If you own or rent a flat in the UK, you may already know what a service charge is. However, if you’re a first-time buyer or renter of any property in a communal development, you’ll need to understand what a service charge covers and how it works. Our simple guide takes you through all the essentials so you won’t get caught out.
What is a service charge?
A service charge is a payment that either the property owner or tenant pays for services related to the upkeep of the communal areas attached to their home. Typically, service charges will apply if you live in a block of flats. Or, alternatively, a house within a development that offers its residents additional services, such as a concierge or fitness facilities.
What’s included in a service charge?
Service charge agreements vary widely depending on the property type and location. Generally, they include all cleaning, repair and maintenance works of communal areas like hallways, lobbies, lifts, etc. The upkeep of communal garden areas is another common feature of service charges.
Service charges usually include administrative fees too. These may include insurance on the apartment building that contains the flats. If your development has access to communal leisure facilities – pool, gym, etc. – they will probably also feature in the service charge.
You usually pay service charges to a property management company. They will organise all the required works. However, sometimes landlords will provide these kinds of services themselves.
Who pays the service charge: tenant or landlord?
Either by the tenant or the landlord can pay the service charge. Sometimes landlords will decide to pay the service charge themselves and factor this into the rent to cover the cost. Other landlords prefer to split the costs between themselves and the tenant.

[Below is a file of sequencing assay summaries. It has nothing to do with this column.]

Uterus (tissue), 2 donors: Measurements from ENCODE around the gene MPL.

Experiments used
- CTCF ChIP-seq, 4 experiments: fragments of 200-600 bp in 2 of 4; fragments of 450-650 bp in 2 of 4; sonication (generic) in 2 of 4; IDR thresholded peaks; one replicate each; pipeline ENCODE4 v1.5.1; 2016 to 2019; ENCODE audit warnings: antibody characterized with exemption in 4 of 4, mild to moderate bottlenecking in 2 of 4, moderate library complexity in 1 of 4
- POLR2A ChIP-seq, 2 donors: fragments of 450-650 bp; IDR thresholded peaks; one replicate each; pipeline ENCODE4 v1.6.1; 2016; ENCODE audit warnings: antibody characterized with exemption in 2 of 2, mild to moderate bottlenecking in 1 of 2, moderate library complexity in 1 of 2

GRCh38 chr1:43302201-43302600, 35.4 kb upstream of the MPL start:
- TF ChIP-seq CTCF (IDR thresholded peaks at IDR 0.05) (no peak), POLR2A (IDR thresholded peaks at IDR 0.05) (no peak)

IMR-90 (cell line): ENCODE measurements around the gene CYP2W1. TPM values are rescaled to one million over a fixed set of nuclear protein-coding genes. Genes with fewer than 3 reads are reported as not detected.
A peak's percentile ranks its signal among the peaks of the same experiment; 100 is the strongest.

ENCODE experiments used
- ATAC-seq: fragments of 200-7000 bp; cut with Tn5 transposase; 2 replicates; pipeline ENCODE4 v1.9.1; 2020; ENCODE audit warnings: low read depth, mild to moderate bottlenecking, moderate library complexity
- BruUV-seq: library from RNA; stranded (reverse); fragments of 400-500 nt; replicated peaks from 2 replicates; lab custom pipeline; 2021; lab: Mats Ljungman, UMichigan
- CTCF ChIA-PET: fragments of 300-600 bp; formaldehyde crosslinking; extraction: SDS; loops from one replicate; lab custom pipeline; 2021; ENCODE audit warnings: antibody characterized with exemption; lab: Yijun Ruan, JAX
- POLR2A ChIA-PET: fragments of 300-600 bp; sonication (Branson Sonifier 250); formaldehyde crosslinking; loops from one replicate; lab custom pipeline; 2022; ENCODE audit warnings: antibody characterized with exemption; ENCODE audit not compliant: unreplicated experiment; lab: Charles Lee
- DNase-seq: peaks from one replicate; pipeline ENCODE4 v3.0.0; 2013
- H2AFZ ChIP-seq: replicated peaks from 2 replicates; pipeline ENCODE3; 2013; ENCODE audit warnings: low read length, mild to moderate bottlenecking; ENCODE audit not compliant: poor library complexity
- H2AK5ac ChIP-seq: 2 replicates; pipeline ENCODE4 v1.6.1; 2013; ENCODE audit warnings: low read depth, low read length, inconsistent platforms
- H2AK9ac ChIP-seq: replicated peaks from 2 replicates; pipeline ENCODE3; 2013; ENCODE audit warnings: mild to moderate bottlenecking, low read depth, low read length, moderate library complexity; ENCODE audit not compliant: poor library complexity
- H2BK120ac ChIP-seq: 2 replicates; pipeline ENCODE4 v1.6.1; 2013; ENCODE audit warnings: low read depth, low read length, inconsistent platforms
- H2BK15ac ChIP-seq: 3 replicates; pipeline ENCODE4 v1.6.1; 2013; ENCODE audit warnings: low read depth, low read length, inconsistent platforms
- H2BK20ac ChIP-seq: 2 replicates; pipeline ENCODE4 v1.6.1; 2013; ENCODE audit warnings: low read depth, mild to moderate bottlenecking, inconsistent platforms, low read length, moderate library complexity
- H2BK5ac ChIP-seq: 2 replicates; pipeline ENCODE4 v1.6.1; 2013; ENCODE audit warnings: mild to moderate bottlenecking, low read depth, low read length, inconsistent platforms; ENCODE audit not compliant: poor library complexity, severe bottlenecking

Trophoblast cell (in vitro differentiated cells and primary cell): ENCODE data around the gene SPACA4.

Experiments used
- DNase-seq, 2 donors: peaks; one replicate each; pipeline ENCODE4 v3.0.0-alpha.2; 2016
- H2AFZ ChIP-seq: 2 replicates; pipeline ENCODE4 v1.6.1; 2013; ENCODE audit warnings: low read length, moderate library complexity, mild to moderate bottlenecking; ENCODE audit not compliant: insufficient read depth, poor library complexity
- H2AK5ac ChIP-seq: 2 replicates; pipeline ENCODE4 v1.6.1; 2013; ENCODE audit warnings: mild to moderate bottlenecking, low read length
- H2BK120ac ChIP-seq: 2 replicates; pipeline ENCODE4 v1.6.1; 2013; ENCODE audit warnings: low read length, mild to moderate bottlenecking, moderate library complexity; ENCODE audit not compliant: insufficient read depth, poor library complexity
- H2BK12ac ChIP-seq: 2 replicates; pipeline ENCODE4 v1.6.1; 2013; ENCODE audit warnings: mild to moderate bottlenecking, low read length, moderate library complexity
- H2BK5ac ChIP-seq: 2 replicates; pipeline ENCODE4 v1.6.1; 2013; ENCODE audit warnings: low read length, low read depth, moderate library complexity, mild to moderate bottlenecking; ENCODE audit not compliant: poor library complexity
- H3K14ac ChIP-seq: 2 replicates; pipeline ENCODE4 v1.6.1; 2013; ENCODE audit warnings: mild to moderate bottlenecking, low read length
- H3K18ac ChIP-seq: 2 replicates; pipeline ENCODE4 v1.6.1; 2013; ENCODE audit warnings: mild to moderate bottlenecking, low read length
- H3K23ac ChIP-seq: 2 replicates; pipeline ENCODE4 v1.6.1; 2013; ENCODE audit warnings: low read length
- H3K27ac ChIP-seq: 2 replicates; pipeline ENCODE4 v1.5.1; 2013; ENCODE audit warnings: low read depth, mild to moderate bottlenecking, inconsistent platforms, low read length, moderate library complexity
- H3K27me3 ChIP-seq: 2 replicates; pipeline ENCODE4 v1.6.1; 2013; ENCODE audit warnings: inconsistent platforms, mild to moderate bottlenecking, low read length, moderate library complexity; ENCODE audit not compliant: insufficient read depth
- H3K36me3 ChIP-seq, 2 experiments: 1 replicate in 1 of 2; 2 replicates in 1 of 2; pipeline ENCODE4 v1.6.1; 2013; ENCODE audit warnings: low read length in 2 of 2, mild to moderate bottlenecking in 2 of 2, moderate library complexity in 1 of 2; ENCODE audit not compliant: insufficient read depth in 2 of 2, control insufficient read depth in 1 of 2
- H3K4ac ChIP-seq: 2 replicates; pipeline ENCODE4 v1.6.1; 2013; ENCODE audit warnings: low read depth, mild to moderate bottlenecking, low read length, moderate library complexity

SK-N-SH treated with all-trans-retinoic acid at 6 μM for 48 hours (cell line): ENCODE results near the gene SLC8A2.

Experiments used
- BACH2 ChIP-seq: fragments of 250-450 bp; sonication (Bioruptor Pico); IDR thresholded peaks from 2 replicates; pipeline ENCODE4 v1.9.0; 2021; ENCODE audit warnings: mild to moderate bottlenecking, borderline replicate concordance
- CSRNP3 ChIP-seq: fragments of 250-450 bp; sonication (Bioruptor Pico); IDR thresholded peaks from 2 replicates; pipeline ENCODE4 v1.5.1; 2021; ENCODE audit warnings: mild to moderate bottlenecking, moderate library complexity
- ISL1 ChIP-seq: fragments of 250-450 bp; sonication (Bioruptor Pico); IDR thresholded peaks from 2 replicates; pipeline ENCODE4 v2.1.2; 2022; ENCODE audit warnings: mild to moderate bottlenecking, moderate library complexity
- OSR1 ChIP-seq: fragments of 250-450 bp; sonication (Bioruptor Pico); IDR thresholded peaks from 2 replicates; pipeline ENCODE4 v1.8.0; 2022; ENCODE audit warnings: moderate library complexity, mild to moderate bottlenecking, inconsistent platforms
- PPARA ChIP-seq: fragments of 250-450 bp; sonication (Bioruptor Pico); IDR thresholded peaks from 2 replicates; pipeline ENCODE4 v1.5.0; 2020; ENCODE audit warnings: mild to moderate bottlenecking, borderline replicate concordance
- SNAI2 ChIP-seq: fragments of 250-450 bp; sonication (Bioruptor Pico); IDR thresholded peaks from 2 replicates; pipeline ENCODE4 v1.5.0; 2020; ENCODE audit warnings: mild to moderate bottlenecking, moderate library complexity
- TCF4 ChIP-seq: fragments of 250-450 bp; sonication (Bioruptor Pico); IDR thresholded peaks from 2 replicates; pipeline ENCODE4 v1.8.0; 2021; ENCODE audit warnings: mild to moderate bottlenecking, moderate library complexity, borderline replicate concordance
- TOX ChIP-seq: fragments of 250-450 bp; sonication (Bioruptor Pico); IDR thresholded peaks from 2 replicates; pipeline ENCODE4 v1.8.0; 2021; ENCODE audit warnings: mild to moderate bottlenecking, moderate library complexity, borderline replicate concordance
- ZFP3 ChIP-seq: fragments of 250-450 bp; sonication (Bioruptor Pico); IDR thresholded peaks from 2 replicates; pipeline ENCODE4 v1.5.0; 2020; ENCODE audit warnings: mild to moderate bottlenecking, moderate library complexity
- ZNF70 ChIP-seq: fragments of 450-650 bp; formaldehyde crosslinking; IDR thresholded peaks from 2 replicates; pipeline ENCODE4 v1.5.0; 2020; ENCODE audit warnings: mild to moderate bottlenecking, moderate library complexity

Whatever the arrangement, it should clearly state in your tenancy agreement who is responsible for paying the service charge. It is illegal for landlords to charge tenants for any services not explicitly featured in the tenancy agreement.
Do all flats have a service charge?
Not all flats will feature a service charge in their tenancy agreement. Sometimes you may pay for services as part of your rent.
If you are the owner of a leasehold property, you will have to contribute to the service charge along with all the other leaseholders. However, if you own a freehold property, you may still have a service charge obligation if you share any communal areas with other homes. These might include communal gardens or playgrounds, or unadopted roads.
(Check out our guide on the difference between freehold and leasehold properties for more information on this.)
How is a service charge calculated?
The service charge will be calculated by the property management company providing the services, starting with an estimated budget for the year. They can’t know exactly how much all the services will cost, so they base their estimate on the previous year’s costs. They will also factor in any expected changes in inflation and VAT.
Once they have an estimate for the year, the company (or the property owner) will share it with all leaseholders. They then split it evenly between the leaseholders, who each contribute their share.
If these costs go over the estimate, the company adds them to the next bill. If the costs are less than estimated, the company takes any leftover funds off the next bill.
Is a service charge paid monthly?
You can pay your service charges in advance, either quarterly, bi-annually or annually. Again, your tenancy agreement or any contractual agreement with a property management company should make any payment terms clear.
What is the average service charge in the UK?
Service charge averages vary significantly across the UK depending on where you live and what type of property you have. The HomeOwners’ Alliance puts the London service charge average at between £1,800 to £2,000 per year. Yearly averages for other major cities are closer to £1,500.